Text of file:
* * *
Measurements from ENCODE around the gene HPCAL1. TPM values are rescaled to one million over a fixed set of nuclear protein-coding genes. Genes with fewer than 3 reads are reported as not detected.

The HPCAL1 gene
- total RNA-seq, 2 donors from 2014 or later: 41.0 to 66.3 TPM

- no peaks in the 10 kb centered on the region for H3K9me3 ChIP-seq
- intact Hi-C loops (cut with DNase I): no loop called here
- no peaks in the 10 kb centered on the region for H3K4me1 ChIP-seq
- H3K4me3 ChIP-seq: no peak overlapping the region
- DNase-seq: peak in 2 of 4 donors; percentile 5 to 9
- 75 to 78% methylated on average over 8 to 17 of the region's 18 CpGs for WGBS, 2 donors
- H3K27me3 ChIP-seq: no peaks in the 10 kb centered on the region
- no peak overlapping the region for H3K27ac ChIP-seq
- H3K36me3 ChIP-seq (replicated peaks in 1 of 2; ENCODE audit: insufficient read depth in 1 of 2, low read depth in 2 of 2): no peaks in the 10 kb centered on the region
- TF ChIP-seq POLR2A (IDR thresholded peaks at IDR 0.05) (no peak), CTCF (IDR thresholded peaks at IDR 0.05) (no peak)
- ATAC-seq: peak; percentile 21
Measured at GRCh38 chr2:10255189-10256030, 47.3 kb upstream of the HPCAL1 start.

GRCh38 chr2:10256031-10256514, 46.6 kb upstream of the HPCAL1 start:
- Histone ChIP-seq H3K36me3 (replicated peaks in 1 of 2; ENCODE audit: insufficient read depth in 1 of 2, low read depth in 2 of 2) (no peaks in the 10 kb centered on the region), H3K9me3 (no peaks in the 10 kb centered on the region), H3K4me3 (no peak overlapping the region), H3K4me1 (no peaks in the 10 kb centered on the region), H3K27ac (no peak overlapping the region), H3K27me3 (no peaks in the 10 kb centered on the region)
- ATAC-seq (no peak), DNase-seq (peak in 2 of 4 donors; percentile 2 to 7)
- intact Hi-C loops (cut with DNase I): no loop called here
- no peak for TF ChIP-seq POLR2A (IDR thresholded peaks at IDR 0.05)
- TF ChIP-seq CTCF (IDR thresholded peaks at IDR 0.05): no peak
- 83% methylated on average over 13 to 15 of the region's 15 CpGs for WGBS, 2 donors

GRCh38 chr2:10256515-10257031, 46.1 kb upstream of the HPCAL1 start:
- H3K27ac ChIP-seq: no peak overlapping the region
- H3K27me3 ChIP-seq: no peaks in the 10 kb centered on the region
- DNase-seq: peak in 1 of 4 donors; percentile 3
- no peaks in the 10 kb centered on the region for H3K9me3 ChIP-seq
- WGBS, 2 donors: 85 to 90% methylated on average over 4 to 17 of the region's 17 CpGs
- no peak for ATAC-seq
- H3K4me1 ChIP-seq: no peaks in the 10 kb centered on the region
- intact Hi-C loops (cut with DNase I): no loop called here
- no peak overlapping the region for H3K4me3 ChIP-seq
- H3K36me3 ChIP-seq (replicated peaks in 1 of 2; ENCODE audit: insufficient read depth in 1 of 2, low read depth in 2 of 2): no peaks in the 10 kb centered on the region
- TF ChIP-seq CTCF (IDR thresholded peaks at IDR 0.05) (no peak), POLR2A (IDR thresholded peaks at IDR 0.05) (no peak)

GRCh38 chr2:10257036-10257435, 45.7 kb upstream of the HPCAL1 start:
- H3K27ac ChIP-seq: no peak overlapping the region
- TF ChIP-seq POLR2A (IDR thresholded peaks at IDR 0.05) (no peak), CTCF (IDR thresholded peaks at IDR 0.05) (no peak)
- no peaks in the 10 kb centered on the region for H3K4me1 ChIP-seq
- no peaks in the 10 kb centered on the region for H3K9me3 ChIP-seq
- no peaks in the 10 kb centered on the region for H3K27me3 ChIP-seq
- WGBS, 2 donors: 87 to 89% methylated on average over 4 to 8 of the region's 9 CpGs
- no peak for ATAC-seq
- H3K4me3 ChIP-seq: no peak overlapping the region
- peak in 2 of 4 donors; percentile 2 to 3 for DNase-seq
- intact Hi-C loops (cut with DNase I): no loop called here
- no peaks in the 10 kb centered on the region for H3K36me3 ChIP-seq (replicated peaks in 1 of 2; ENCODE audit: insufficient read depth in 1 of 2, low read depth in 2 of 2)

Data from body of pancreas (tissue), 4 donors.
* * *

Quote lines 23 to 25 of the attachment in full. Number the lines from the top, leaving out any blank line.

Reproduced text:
GRCh38 chr2:10256515-10257031, 46.1 kb upstream of the HPCAL1 start:
- H3K27ac ChIP-seq: no peak overlapping the region
- H3K27me3 ChIP-seq: no peaks in the 10 kb centered on the region